General summary: I mostly agree with Bernie Sanders on what he wants, but I see very little reason to expect any of this soon, nor do I expect most points will be realized without (i) a major economic collapse, and without (ii) considerable fighting in the streets (and the second will probably not happen without the first - i.e. a major economic collapse).

And I am sorry I am pessimistic, but we really have lived through 35 years of deregulations, welfare crises, banks' bailouts, and a general shift of power from the democratical representations of the many, to the oligarchic representations by the few, and the few mostly succeeded in the last 35 years.

This is a recommended article.

3. Brexit: The Crisis Begins

The third item is by
Yves Smith on Naked Capitalism:
This starts as follows:
British voters delivered a stunning repudiation to their political and economic elites by voting to leave the European Union by a margin of 52 to 48. The fallout has already started. The pound is down by over 11%, and some experts anticipate that it could ultimately fall to as low as 1.05 to the dollar, its low in the early 1980s sterling crisis. British bank stock prices have fallen by roughly 25%. Safe haven investments have spiked: gold is up 6% and the yen has traded through 100 to the dollar. The Nikkei fell by 8% and US stock futures suggest that the Dow could open down by 600 points.
I say - and this is a sum-up of some economical factors by an economist.

Here is part of the background of Brexit:

Brexit is a crippling blow to the neoliberal order of unfettered trade and capital flows, and citizens being reduced to being consumers who have to fend for themselves in markets, and worse, increasingly isolated worker who are at the mercy of capitalists who are ever more determined to reduce labor costs and hoard the benefits of productivity gains for themselves.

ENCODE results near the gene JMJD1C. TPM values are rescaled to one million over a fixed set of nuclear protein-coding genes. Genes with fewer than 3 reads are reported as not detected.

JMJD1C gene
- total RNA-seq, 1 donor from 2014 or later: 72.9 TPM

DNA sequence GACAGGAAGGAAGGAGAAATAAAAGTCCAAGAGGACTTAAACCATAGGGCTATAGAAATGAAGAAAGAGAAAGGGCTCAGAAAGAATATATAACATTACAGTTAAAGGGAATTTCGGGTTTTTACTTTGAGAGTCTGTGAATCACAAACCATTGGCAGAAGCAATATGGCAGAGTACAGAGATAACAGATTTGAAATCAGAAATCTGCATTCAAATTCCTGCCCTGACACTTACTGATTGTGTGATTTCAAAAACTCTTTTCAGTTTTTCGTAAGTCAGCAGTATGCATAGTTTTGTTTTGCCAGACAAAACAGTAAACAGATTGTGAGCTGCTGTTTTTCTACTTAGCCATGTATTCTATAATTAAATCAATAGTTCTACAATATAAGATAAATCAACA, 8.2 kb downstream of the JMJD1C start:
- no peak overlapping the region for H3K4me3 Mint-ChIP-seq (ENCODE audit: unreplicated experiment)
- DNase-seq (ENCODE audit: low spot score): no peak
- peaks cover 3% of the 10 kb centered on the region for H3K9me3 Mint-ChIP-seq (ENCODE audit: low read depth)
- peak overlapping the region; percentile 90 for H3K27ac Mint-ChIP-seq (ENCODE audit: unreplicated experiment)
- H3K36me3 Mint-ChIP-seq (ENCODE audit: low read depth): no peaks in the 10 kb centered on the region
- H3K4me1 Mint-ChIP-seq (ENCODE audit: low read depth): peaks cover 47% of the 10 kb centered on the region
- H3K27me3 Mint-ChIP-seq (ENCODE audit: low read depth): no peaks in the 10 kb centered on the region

Yes, indeed - but I also think that it is quite unlikely that the many poor who voted for Brexit will get any easier life. (On the contrary, is my guess.)

Then there is this:
A major complicating factor is that while unwinding the EU arrangements is comparatively easy (and that still means the process would take roughly two years), negotiating new trade relations is a far more time consuming process, and experts estimate it would take a minimum of five years and still could fail.
Yes - although I wouldn't call a legal process that takes two years "comparatively easy". Compared to what, for example? (I have no idea).

Here is one Good Thing that seems to emerge from Brexit:

In the meantime, there are immediate consequences and risks. The Transatlantic Trade and Investment Partnership is probably dead.
For me, that is a major advantage, if indeed it does happen. Then there is this:
The British government is likely to lose its AAA rating, which also means higher funding costs for its banks, since their borrowing rates are at a premium to the local currency risk-free rate. A recession is almost certain (..)
Yes, indeed. The article ends as follows:
No matter how this plays out, the UK and EU will have to blaze a difficult path. And this rupture is taking place when advanced economies almost without exception have singularly weak leaders. We are in for a rough ride, and the portents suggest it will be much rougher than it needs to be.
I agree, also on the "singularly weak leaders".

General summary: I am not optimistic, indeed mostly because the right has had 35 years to enormously strengthen its position, though I see two glimmers of hope in Brexit: it considerably increases the chances of another crisis, that also will hit the rich, and it considerably increases the chances that the TTIP will fail.

I think both are desirable, the first because I see little hope of unsettling the powerful right without a crisis that also hits the rich, and the second because the TTIP is horrible.

[1] I am saying what I think, and that is that most of the real left had been killed by the collapse of the Soviet Union, by Bill Clinton's, Tony Blair's, Wim Kok's and other "leftist" "social democratic" leaders, who followed the thoroughly fraudulent "Third Way", and by the enormous rise to power of the right since Thatcher and Reagan and took power in 1979 and 1980, since when the right got stronger and stronger, and the real left mostly died (and got replaced by a "left" that specialized in political correctness, postmodernism, and identity politics, none of which are - real - leftist).

[2] He has been trying to do this for around 10 years now, and it still doesn't work, probably in part because of Wilders' character. Also, he has been manipulated to stand mostly outside much of the ongoing Dutch politics by agreements between other political parties not to consult him or his party.